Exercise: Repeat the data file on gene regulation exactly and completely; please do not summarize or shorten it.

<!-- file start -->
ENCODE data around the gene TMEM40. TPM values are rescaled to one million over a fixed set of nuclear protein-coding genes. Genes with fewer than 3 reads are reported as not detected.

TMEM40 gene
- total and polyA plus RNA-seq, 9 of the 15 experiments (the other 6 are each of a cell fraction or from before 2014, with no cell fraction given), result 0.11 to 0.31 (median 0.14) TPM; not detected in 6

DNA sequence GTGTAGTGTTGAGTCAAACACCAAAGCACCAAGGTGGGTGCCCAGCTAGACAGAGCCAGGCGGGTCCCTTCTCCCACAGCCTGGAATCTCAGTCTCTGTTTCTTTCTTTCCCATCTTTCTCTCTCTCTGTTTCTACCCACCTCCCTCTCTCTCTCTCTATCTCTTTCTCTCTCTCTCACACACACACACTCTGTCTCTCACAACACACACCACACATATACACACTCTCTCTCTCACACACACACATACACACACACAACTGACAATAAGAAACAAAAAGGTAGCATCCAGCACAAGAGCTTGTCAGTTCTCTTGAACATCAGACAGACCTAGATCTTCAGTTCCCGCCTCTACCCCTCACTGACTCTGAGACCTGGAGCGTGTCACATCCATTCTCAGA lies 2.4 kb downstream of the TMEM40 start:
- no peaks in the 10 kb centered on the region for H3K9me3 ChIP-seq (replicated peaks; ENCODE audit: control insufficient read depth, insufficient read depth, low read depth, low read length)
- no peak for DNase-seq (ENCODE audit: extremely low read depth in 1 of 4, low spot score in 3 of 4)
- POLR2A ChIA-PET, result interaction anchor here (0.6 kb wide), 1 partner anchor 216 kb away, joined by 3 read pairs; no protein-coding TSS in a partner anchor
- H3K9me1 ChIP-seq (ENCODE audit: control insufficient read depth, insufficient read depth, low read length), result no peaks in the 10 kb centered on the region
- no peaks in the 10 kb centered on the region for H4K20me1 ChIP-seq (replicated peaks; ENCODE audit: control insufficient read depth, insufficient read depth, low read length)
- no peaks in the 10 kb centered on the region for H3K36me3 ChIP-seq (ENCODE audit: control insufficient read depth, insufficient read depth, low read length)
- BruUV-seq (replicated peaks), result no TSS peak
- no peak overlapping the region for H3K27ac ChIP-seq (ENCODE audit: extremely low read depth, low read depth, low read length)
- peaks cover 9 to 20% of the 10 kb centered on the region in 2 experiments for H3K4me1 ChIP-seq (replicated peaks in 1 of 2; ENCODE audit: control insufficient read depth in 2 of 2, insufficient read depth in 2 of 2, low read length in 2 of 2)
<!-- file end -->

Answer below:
ENCODE data around the gene TMEM40. TPM values are rescaled to one million over a fixed set of nuclear protein-coding genes. Genes with fewer than 3 reads are reported as not detected.

TMEM40 gene
- total and polyA plus RNA-seq, 9 of the 15 experiments (the other 6 are each of a cell fraction or from before 2014, with no cell fraction given), result 0.11 to 0.31 (median 0.14) TPM; not detected in 6

DNA sequence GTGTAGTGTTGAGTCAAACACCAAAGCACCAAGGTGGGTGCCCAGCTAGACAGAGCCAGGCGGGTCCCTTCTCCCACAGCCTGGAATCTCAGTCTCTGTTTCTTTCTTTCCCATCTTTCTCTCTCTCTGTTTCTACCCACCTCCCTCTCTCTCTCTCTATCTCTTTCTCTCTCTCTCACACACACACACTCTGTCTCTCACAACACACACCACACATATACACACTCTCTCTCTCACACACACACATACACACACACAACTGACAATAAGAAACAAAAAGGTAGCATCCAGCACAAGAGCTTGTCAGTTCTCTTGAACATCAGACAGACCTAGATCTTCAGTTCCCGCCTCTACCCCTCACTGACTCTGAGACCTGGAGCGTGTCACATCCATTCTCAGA lies 2.4 kb downstream of the TMEM40 start:
- no peaks in the 10 kb centered on the region for H3K9me3 ChIP-seq (replicated peaks; ENCODE audit: control insufficient read depth, insufficient read depth, low read depth, low read length)
- no peak for DNase-seq (ENCODE audit: extremely low read depth in 1 of 4, low spot score in 3 of 4)
- POLR2A ChIA-PET, result interaction anchor here (0.6 kb wide), 1 partner anchor 216 kb away, joined by 3 read pairs; no protein-coding TSS in a partner anchor
- H3K9me1 ChIP-seq (ENCODE audit: control insufficient read depth, insufficient read depth, low read length), result no peaks in the 10 kb centered on the region
- no peaks in the 10 kb centered on the region for H4K20me1 ChIP-seq (replicated peaks; ENCODE audit: control insufficient read depth, insufficient read depth, low read length)
- no peaks in the 10 kb centered on the region for H3K36me3 ChIP-seq (ENCODE audit: control insufficient read depth, insufficient read depth, low read length)
- BruUV-seq (replicated peaks), result no TSS peak
- no peak overlapping the region for H3K27ac ChIP-seq (ENCODE audit: extremely low read depth, low read depth, low read length)
- peaks cover 9 to 20% of the 10 kb centered on the region in 2 experiments for H3K4me1 ChIP-seq (replicated peaks in 1 of 2; ENCODE audit: control insufficient read depth in 2 of 2, insufficient read depth in 2 of 2, low read length in 2 of 2)